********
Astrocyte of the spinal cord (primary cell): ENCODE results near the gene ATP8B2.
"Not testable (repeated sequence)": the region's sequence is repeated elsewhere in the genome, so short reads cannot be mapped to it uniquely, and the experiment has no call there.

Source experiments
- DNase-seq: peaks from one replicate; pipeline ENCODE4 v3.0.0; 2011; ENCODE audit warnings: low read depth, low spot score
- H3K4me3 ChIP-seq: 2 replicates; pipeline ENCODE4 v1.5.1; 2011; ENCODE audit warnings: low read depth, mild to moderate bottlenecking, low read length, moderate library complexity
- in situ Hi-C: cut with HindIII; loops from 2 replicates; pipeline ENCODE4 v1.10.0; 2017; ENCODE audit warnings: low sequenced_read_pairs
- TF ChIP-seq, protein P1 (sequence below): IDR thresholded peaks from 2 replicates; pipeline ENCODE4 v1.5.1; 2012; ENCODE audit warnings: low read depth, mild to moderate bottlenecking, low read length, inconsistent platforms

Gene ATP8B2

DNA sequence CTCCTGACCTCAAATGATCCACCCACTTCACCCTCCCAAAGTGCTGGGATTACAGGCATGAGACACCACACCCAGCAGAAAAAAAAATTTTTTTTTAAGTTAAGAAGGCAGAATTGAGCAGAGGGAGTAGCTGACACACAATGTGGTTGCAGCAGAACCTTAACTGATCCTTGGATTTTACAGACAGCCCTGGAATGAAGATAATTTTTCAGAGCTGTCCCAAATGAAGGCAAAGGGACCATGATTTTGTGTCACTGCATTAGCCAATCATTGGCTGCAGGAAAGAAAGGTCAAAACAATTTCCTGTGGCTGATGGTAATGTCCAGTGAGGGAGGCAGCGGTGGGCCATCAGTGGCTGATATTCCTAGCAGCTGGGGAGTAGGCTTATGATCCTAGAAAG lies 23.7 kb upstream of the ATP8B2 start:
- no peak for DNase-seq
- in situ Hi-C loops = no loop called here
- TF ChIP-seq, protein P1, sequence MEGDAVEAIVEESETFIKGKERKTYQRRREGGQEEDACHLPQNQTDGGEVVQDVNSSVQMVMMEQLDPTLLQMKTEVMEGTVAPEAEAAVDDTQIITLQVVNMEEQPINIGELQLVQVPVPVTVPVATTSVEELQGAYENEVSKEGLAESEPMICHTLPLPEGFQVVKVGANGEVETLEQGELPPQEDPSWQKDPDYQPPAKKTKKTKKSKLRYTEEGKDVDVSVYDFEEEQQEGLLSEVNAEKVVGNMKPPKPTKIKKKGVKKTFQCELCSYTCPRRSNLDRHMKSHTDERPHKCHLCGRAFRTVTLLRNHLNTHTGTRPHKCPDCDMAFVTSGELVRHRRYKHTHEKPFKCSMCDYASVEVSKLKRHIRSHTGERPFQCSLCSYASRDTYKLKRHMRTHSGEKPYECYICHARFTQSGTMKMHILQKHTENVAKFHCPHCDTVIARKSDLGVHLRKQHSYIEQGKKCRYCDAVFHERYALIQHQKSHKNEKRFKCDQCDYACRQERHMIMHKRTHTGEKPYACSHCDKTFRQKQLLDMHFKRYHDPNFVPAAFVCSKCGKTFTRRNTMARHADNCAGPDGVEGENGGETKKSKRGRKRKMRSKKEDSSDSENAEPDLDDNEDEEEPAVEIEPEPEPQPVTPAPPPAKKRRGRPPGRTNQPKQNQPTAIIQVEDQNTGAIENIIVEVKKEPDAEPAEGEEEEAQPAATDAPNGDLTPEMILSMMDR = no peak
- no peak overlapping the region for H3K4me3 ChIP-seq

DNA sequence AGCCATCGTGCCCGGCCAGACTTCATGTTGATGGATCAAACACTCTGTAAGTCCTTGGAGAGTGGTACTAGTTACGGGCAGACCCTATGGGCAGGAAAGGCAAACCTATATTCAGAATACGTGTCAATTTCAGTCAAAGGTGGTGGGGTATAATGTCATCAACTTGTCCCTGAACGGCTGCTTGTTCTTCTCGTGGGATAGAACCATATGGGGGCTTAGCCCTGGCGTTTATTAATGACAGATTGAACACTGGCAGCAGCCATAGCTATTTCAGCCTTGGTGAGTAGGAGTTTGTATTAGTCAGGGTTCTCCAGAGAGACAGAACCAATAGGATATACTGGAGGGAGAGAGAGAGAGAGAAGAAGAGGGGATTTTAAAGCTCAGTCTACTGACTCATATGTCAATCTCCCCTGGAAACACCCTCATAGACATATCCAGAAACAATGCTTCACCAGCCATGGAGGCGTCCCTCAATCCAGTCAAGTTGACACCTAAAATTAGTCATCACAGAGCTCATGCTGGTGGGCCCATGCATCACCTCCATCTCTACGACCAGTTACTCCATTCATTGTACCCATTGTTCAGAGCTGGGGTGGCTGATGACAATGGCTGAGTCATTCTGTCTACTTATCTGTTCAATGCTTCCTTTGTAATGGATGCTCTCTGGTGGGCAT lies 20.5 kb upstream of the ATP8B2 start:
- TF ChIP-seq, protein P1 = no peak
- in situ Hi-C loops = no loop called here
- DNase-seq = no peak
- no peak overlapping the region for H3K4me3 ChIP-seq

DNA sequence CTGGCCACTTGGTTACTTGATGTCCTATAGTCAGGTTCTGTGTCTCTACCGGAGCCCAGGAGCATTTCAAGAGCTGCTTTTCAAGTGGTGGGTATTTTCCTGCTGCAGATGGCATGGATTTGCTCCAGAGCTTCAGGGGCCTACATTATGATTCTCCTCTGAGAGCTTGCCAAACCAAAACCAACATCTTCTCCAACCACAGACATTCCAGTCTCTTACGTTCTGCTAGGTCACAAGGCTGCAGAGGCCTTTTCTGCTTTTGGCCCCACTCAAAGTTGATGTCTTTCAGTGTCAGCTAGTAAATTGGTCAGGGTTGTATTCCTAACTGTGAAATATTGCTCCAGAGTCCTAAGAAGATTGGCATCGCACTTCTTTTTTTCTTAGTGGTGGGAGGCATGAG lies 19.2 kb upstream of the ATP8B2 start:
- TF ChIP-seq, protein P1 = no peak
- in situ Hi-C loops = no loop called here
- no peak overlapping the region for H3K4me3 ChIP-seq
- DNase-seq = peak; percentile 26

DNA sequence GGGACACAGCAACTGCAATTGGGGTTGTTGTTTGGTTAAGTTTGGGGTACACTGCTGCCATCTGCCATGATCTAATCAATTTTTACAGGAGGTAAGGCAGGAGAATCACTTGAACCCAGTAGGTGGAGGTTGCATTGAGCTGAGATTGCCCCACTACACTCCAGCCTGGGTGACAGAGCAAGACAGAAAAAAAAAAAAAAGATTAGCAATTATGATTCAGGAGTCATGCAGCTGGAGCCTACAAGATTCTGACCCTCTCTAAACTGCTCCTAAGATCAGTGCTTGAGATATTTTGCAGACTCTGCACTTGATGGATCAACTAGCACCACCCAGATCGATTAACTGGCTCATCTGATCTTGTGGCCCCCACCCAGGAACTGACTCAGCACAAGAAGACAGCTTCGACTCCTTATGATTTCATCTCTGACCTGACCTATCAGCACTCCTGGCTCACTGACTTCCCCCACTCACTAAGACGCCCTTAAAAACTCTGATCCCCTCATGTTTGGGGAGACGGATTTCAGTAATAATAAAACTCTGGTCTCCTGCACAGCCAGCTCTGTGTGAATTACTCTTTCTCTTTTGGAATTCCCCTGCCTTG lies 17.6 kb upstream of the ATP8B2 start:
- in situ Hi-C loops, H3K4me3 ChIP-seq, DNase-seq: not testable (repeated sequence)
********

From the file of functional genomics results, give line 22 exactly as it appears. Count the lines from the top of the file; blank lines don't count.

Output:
- no peak overlapping the region for H3K4me3 ChIP-seq